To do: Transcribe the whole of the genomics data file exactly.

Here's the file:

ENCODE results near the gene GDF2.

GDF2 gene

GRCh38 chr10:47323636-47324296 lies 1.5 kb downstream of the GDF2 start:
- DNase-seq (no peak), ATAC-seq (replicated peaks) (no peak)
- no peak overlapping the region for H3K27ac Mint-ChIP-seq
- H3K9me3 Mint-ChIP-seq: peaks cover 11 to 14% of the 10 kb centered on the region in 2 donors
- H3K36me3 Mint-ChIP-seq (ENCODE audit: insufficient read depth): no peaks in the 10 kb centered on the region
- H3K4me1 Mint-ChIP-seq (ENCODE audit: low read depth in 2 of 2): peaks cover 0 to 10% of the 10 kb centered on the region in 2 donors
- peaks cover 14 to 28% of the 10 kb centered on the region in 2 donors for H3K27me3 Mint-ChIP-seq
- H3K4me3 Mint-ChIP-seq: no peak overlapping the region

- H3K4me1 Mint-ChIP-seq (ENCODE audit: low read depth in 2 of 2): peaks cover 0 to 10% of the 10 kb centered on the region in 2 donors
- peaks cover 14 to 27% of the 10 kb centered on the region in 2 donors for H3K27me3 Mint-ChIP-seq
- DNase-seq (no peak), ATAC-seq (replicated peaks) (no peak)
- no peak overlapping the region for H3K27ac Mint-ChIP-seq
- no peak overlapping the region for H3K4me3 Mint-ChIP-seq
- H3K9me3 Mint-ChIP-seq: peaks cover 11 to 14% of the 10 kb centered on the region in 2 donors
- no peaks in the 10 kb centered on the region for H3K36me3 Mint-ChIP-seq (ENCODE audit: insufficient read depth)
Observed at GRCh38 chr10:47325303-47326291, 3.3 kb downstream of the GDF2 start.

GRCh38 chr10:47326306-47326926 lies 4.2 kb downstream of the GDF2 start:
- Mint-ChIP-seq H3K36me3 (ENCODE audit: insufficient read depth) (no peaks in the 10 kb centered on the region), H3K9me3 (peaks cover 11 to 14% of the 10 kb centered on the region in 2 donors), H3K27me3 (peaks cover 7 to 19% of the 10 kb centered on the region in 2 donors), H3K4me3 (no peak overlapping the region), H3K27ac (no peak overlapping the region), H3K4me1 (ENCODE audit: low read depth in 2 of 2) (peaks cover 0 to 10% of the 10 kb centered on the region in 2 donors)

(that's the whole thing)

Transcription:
ENCODE results near the gene GDF2.

GDF2 gene

GRCh38 chr10:47323636-47324296 lies 1.5 kb downstream of the GDF2 start:
- DNase-seq (no peak), ATAC-seq (replicated peaks) (no peak)
- no peak overlapping the region for H3K27ac Mint-ChIP-seq
- H3K9me3 Mint-ChIP-seq: peaks cover 11 to 14% of the 10 kb centered on the region in 2 donors
- H3K36me3 Mint-ChIP-seq (ENCODE audit: insufficient read depth): no peaks in the 10 kb centered on the region
- H3K4me1 Mint-ChIP-seq (ENCODE audit: low read depth in 2 of 2): peaks cover 0 to 10% of the 10 kb centered on the region in 2 donors
- peaks cover 14 to 28% of the 10 kb centered on the region in 2 donors for H3K27me3 Mint-ChIP-seq
- H3K4me3 Mint-ChIP-seq: no peak overlapping the region

- H3K4me1 Mint-ChIP-seq (ENCODE audit: low read depth in 2 of 2): peaks cover 0 to 10% of the 10 kb centered on the region in 2 donors
- peaks cover 14 to 27% of the 10 kb centered on the region in 2 donors for H3K27me3 Mint-ChIP-seq
- DNase-seq (no peak), ATAC-seq (replicated peaks) (no peak)
- no peak overlapping the region for H3K27ac Mint-ChIP-seq
- no peak overlapping the region for H3K4me3 Mint-ChIP-seq
- H3K9me3 Mint-ChIP-seq: peaks cover 11 to 14% of the 10 kb centered on the region in 2 donors
- no peaks in the 10 kb centered on the region for H3K36me3 Mint-ChIP-seq (ENCODE audit: insufficient read depth)
Observed at GRCh38 chr10:47325303-47326291, 3.3 kb downstream of the GDF2 start.

GRCh38 chr10:47326306-47326926 lies 4.2 kb downstream of the GDF2 start:
- Mint-ChIP-seq H3K36me3 (ENCODE audit: insufficient read depth) (no peaks in the 10 kb centered on the region), H3K9me3 (peaks cover 11 to 14% of the 10 kb centered on the region in 2 donors), H3K27me3 (peaks cover 7 to 19% of the 10 kb centered on the region in 2 donors), H3K4me3 (no peak overlapping the region), H3K27ac (no peak overlapping the region), H3K4me1 (ENCODE audit: low read depth in 2 of 2) (peaks cover 0 to 10% of the 10 kb centered on the region in 2 donors)